Thursday, August 30, 2007

Globalisation made small occupations unviable

Ford Foundation-sponsored study focusses on several issues vital to rural economy

Growth of crop output has gone down significantly

Scope for scientific management of PDS

Article Excerpt from Hindu : Globalisation made small occupations unviable”

CHENNAI: Globalisation has further impoverished the poor and rendered several small and traditional occupations unviable, an empirical study on seven sectors in rural Tamil Nadu has revealed.

The study was done over two years by the Rajiv Gandhi Chair for Panchayati Raj studies of Gandhigram Rural University, Dindigul, to map the effect of globalisation on the lives of poor farmers, handloom weavers, rural artisans and fisher folk.

The project on “Globalisation and Decentralisation,” was funded by the Ford Foundation, New Delhi. It focused on seven issues key to the rural economies: handloom, water, agriculture, food security, tea and coffee plantations, rural artisans and fisheries, G. Palanithurai, who occupies the Rajiv Gandhi Chair for Panchayati Raj Studies at the university, said.


“Developments that have followed liberalisation have only created a situation in which the rural poor have had to find ways to protect their livelihood resources from being exploited by private commercial interests,” he said. Whenever they failed, a large number of them started migrating from rural areas, abandoning their traditional professions and lands.

This was of great concern in agriculture, especially. The study covered three major crops in Tamil Nadu — paddy, cotton and sugarcane — in three districts and showed a “significant deceleration in the growth of crop output and yields, affecting farmer profits.” The rising input costs compounded the problem, leading farmers into debt traps, or to the cities and towns in search of employment. The government investment in agriculture had also dwindled over the years, Prof. Palanithurai alleged.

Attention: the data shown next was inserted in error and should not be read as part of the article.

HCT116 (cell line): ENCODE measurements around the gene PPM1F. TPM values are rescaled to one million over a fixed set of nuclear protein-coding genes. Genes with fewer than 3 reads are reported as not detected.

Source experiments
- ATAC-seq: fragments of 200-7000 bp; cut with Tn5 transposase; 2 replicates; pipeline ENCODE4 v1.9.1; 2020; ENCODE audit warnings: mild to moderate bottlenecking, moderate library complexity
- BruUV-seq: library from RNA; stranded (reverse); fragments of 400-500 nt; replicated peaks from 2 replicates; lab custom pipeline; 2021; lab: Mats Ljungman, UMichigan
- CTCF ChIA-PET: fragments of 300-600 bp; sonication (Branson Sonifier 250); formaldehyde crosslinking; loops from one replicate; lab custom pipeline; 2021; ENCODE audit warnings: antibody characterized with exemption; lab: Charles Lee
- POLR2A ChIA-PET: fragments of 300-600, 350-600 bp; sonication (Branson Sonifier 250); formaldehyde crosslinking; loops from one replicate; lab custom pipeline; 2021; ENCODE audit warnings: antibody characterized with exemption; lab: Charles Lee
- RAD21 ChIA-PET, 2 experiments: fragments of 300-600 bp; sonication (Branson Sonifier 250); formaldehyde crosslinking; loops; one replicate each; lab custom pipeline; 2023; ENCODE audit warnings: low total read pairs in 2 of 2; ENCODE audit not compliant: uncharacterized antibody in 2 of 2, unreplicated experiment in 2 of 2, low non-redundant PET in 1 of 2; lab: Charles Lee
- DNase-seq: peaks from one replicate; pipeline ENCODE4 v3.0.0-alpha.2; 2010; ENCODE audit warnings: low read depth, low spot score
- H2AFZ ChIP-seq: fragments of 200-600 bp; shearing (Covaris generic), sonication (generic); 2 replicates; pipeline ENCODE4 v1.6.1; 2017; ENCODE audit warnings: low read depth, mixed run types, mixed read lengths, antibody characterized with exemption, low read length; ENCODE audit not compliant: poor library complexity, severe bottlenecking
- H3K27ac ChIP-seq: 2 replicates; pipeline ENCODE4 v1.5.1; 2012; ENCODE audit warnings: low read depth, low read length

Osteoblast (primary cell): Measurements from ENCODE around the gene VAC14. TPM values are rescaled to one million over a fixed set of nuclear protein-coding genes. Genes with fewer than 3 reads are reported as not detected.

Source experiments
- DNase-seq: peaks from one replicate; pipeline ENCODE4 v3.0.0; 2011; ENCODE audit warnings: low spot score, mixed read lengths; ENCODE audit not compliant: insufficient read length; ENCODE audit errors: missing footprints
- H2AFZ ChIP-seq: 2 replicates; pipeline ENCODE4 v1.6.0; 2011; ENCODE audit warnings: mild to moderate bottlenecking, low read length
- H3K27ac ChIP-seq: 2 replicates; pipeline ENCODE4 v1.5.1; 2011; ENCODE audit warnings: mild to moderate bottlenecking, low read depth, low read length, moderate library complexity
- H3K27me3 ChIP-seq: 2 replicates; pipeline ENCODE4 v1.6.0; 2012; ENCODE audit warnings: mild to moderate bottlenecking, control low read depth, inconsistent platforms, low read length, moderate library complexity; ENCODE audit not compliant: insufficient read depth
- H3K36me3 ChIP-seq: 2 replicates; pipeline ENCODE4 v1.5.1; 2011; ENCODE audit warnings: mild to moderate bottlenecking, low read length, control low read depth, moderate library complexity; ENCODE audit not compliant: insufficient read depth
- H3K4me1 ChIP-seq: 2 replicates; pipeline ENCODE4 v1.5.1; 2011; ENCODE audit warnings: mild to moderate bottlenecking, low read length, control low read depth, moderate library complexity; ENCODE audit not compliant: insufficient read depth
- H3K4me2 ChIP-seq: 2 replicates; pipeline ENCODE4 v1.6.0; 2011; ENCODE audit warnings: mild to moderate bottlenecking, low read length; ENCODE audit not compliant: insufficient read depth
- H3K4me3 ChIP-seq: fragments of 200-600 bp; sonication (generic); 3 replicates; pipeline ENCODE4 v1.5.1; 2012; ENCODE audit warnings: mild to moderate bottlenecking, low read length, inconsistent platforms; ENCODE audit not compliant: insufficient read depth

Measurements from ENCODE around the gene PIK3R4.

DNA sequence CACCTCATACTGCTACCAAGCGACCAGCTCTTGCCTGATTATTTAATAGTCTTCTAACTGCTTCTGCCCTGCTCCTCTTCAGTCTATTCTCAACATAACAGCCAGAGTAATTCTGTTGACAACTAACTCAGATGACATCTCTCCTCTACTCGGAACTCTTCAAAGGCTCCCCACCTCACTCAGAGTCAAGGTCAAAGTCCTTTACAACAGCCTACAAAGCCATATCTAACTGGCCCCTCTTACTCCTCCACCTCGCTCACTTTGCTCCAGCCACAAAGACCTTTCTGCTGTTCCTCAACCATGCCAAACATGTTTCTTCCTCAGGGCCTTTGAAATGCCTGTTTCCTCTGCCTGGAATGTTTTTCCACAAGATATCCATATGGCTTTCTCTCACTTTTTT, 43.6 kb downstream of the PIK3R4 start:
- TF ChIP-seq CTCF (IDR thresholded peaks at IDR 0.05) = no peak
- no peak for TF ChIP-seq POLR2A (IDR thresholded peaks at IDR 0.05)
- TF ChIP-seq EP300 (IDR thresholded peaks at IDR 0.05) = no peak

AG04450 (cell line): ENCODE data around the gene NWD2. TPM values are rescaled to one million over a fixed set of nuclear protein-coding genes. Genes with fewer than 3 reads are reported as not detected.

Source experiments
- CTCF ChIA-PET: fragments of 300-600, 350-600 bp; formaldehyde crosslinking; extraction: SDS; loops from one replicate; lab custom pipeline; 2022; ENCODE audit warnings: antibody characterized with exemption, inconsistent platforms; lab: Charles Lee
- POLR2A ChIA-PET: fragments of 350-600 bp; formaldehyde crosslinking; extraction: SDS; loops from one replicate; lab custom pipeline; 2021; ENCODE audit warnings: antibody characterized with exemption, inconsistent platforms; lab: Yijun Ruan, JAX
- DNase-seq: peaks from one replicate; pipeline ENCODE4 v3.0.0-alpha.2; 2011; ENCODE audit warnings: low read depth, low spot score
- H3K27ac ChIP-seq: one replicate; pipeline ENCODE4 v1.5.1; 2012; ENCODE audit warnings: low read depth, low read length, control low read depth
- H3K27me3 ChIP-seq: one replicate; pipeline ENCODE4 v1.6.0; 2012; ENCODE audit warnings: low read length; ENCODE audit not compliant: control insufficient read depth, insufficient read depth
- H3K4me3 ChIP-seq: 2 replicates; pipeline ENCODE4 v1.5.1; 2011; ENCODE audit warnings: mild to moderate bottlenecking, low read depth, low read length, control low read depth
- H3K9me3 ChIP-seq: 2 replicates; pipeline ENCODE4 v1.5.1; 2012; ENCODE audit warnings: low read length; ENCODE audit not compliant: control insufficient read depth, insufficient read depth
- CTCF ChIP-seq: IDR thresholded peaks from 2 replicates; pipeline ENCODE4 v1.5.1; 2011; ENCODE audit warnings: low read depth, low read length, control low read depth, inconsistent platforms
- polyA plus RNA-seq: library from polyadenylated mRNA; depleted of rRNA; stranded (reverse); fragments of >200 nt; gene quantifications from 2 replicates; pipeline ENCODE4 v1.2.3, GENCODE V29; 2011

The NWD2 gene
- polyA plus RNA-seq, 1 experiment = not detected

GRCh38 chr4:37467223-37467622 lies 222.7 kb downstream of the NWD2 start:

Alongside, the study dealt with the problems of local communities whose natural resources, especially water, were being exploited by large companies.

While Tamil Nadu performed better in food security issues, there was no room for complacency, he said. Eighty per cent of the poor depended on the public distribution system for their food requirements, but there was scope for better scientific administration of the PDS to eliminate bogus cards.

Rural artisans, including potters, from Sivaganga, Madurai, Tirunelveli and Dindigul had nearly been wiped out, Prof. Palanithurai said. With neither skill nor infrastructure upgrade, they could not take advantage of the demand created by globalisation. Small plantation growers were the worst affected, having lost their labour to agriculture and other daily wage employers, the study showed. With a scale up in operation impossible, they were forced to stop cultivation.

In fisheries, the technology, marketing and storage linkages had been of immense advantage to those who used motorised boats, but had left the catamarans floundering at sea. However, if devolution of power to local bodies was effective, solutions could be worked out by the elected panchayat leaders at each village.

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